Don’t be bullied by the ‘Big Boys’
Now more than ever large commercial organisations often assume that they are in a position to dictate how we run our lives. How many times have you had to take a whole afternoon, if not an entire day as holiday from work because a store cannot give you a more specific time when your washing machine is to be delivered? And then they don’t turn up!
Personally, I find it infuriating when I am expected to give time, effort or suffer sheer inconvenience from companies that build their reputations on putting their customers first and then fail to keep their promises.
Through my work as a solicitor I have realised that these big name brands are often unable to provide true customer service due to the size of their organisations. Confusing bureaucracy often means that they are unable to respond to their customers’ needs.
Let’s take my most recent example. A local man wished to develop a property he owned. He wanted to install a lift in the building and in order for it to be approved with a safety certificate he needed to fit an emergency telephone inside.
In the spring he called one of the UK’s main telephone companies to make arrangements for the feeding of the cable from the road to the building and the company agreed to complete the work within six to eight weeks. Four months later, the building work had been completed but the telephone cabling had not even been started and despite numerous calls there was still no sign of an engineer.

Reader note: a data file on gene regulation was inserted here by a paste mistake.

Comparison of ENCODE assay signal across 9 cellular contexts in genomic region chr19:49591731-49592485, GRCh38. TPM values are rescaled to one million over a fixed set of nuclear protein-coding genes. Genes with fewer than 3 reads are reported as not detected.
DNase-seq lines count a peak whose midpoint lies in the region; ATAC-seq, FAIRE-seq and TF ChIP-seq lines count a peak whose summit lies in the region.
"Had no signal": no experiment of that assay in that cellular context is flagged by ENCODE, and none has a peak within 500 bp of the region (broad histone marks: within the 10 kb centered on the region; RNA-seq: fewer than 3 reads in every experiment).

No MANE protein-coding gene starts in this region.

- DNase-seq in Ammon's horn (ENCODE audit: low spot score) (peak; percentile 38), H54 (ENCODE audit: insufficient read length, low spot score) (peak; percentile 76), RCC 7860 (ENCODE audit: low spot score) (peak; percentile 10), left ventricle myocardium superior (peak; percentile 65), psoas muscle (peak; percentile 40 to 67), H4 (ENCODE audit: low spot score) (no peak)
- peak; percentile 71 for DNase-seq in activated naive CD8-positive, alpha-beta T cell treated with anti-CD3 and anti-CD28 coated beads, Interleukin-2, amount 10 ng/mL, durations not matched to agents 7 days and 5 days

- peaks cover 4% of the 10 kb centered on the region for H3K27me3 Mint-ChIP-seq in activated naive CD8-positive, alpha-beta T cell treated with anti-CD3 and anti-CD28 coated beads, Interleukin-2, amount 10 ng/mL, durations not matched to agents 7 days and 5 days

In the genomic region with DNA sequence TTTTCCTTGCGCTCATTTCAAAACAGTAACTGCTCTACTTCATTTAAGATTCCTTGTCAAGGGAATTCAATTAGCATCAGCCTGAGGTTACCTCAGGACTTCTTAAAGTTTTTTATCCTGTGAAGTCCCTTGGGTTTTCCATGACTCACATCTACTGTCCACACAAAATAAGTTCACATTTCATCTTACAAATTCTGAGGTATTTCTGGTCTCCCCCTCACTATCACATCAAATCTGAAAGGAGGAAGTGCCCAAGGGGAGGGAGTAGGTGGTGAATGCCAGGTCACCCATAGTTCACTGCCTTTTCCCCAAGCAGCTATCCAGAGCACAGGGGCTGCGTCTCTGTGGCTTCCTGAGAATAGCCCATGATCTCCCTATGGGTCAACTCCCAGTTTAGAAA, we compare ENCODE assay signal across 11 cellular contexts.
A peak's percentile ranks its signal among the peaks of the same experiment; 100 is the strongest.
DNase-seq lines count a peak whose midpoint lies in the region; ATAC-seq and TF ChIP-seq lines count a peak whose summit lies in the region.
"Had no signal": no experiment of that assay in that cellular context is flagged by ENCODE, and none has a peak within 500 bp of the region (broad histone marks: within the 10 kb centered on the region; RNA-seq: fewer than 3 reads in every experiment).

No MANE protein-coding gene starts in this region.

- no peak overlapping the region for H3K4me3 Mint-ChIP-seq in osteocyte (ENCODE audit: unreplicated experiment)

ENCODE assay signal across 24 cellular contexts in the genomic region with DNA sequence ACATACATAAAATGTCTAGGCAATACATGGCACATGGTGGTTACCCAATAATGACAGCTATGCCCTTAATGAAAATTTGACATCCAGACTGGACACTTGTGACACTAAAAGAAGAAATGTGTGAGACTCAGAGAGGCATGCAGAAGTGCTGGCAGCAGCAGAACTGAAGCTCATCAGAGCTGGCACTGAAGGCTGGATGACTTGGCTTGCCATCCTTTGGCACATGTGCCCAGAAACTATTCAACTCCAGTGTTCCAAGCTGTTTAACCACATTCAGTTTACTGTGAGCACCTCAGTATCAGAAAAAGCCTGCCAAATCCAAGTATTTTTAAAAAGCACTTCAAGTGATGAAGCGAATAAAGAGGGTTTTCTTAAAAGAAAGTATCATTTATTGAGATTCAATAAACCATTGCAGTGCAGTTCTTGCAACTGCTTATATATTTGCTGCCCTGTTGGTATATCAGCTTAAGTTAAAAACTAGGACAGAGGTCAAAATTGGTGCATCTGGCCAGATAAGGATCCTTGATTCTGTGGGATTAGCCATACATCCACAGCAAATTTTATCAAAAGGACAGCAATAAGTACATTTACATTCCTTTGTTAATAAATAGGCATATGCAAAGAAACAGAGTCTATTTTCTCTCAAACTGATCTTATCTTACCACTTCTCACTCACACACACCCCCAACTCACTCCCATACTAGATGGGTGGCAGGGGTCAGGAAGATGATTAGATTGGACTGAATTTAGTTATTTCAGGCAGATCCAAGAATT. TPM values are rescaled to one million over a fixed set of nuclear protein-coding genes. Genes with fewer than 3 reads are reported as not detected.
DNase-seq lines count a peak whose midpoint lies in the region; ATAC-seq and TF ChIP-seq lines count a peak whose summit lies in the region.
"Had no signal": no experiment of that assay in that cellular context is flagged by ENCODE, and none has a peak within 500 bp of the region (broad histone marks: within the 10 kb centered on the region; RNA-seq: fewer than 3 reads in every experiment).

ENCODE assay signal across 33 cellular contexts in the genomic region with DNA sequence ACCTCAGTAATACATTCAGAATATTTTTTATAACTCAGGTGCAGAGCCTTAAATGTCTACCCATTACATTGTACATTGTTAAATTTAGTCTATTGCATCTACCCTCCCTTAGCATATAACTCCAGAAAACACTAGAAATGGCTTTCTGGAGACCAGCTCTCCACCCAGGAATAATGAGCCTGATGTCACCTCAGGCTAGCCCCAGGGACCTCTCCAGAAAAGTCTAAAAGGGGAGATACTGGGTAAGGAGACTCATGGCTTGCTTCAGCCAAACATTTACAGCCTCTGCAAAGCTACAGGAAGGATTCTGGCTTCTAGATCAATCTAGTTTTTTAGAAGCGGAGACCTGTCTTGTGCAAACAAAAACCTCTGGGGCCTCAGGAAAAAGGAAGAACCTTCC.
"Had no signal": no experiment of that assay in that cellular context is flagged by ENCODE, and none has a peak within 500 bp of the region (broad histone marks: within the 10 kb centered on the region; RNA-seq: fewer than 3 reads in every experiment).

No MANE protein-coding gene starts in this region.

A further three months later the telephone company finally arrived and installed the cable. The man raised a complaint, detailing the substantial sum of money he had lost as a result of the delay. The company referred the matter to their in-house ‘compensation scheme’ who confidently informed him that due to their stringent ‘terms and conditions’ they could offer him just £54 compensation.
Justifiably outraged, the man came to see me and we started court proceedings claiming compensation for breach of contract. The company initially defended the matter but we quickly established that the terms and conditions upon which they relied had never been sent to the man at the time of the agreement and there was no evidence to support their claim that a date had not been agreed for completion of the works. As a result the company had to settle the matter with my client for a generous sum.
The case gives testimony that to the fact that we, the public, should never be intimidated by the complexity of the big company. We have a right to expect that even large companies will abide by the terms of the agreement that they have reached with us and if such a company makes a mistake which causes us loss then rather than hide behind ‘their procedures’ and ‘their terms and conditions’ they should address the matters promptly or face court action.